Patron: His Majesty King Charles III
Chorus Master: Gavin Carr
Accompanist: Timothy End
Arts Council England


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Rachmaninov - The Bells
Royal Philharmonic Orchestra conducted by Vasily Petrenko
Royal Festival Hall, London

Poetic cello, blazing chorus - Atmospheric Elgar and Weinberg, but Rachmaninov's 'The Bells' takes the palm

Purple patches flourished in the first half of this admirable programme: it could hardly have been otherwise given Sheku Kanneh-Mason's devotion to a new work in his repertoire, and the current strength of the Royal Philharmonic Orchestra under Vasily Petrenko. Even so, it was the culmination, Rachmaninov's multifaceted "Choral Symphony" The Bells, which truly dazzled.

It seems so obvious: Petrenko just knows this idiom and is completely at ease with the difficult Rachmaninov rubato. The Philharmonia Chorus was simply electrifying: hard to believe they weren't professionals with a knockout sound like that.

This, rather than the too church-choiry Tenebrae, is what Pappano needed for his Ravel Daphnis et Chloé, repeated last night over at the Barbican at around the same time. The two masterpieces are only a year apart, and Rachmaninov proves master orchestrator too in the glitttering spirit of delight that frames his opening sleigh-ride. What a punch from the opening choral response to the tenor's "listen!", though, and what overwhelming climaxes throughout.

It takes real power and expression to hold focus in the "Loud Alarm Bells" movement; in Konstantin Balmont's translation of Edgar Allan Poe, when the voices become the flames in "I want to go higher, to burn higher, to touch the moonbeams", the effect was one of terrifying levitation. Special kudos to Chorus Master Gavin Carr.
David Nice, The Arts Desk, 12 April 2024

Rachmaninov's take on The Bells hits the spot

When a big choral symphony is called The Bells, a basic requirement, you might think, would be to hear some bells. There were three handsome specimens, small but sturdy, parked at the end of the percussion line on the Royal Philharmonic Orchestra's back row. Reader, I could hear none of them.

Disappointment? Well, a smidgen. But so much else in Rachmaninov's spectacular take on Edgar Allan Poe's poem, the crowning glory of Vasily Petrenko's latest concert in the RPO's Icons Rediscovered strand, hit the spot unimpeded. Top of the list was the mighty force of the 80-strong Philharmonia Chorus, splendidly nurtured by its chorus master Gavin Carr, and especially thrilling in the alarm bell section. Not far below came the stentorian wonder of the baritone Andrii Kymach, your perfect companion for the gloomy bells of the final movement, fittingly marked "lento lugubre".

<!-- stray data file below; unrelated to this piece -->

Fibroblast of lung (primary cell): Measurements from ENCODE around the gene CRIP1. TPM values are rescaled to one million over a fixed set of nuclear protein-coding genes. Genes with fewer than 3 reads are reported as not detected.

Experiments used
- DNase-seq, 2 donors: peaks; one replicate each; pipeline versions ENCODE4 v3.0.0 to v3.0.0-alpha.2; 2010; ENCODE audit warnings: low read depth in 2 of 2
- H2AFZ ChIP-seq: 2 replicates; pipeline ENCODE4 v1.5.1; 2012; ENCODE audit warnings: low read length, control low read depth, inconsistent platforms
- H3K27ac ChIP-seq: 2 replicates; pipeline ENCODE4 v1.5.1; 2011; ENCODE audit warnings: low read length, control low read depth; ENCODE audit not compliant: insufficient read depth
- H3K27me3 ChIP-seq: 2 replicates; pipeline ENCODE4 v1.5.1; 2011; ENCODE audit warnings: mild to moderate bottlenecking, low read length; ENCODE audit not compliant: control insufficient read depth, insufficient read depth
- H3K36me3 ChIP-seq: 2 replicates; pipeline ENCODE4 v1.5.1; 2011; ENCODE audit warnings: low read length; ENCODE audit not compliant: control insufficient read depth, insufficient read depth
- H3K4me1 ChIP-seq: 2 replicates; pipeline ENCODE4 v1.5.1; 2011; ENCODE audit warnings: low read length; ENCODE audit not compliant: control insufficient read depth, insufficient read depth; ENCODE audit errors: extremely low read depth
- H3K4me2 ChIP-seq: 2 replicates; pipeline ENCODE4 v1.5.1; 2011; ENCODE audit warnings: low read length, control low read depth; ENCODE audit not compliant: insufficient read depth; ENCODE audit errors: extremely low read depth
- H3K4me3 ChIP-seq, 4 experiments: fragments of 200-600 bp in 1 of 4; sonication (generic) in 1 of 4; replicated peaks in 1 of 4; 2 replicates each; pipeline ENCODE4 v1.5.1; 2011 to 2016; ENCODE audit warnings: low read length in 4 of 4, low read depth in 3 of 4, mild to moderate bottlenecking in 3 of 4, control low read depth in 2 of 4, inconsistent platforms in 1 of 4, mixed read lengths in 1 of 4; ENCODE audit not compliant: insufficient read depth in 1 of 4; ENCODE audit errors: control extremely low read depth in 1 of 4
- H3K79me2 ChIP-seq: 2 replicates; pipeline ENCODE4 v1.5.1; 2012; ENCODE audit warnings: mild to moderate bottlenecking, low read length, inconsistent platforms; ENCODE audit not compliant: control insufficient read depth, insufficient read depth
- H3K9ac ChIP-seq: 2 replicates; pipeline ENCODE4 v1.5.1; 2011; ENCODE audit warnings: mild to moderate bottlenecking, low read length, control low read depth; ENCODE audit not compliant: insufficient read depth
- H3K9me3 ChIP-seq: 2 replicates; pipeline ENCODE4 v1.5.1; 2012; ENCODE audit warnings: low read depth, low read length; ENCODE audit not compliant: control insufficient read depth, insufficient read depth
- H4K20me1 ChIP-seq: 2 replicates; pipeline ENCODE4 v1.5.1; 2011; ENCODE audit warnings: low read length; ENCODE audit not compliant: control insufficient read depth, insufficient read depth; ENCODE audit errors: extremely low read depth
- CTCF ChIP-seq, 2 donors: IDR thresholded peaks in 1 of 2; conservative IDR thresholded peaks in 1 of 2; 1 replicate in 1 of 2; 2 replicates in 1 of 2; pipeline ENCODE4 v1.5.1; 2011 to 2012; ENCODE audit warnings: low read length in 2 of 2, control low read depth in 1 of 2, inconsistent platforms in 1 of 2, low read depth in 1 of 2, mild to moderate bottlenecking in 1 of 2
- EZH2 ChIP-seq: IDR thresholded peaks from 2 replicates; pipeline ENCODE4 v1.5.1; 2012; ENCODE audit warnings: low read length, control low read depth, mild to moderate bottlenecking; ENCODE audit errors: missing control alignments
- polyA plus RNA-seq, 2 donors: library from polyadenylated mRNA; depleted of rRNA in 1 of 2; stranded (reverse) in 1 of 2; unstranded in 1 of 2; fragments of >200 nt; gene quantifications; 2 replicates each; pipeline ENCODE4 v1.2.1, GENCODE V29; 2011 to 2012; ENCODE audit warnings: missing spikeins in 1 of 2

Geoff Brown, The Times, 12 April 2024

Sheku Kanneh-Mason and the Philharmonia Chorus shine in Weinberg and Rachmaninov

Rachmaninov's cantata 'The Bells' after the interval was an unqualified triumph. Petrenko was on home ground here, and he inspired a coruscating performance from the Royal Philharmonic Orchestra, doing full justice to Rachmaninov's brilliance as an orchestrator and his instinctive sense of drama. The soloists too were superb: the sweet-toned tenor Pavel Petrov found it hard to project his voice over the hubbub in parts of the first movement, but in the second the soprano Mirjam Mesak's clear, bell-like voice was a joy to hear, opening out thrillingly at the movement's climax. The fine baritone Andrii Kymach brought appropriately cavernous gloom to the final movement: he had me hoping that Petrenko might engage him for Shostakovich's Babi Yar.

The real heroes of the evening, though, were the Philharmonia Chorus. Not especially large around 100 singers they blew us away with their first entry: precision, attack, and enough volume for 'Gurrelieder'. The quieter moments they're humming over harp, piano and celeste later in the first movement were magical too. They were fabulous: the combined power of chorus and orchestra at the climaxes was shattering.
Chris Kettle, Seen and Heard International, 14 April 2024

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Shore - The Lord of the Rings: The Return of the King in Concert
Royal Philharmonic Concert Orchestra conducted by Ludwig Wicki
Royal Albert Hall, London

Conducted by Ludwig Wicki, the Royal Philharmonic Concert Orchestra's playing is very much a credit to Shore's masterwork. The violins are powerfully used to pull at the heartstrings, the brass section gets the pulses pumping when the fighting starts and, when the Philharmonia Chorus join in, there is a phenomenal wall of sound which pushes us back into our seats.
Franco Milazzo,, 18 March 2024

The stunning Philharmonia Chorus and Trinity Boy's Choir give depth and emotion to the beautiful choral moments
Lucy Boardman,, 17 March 2024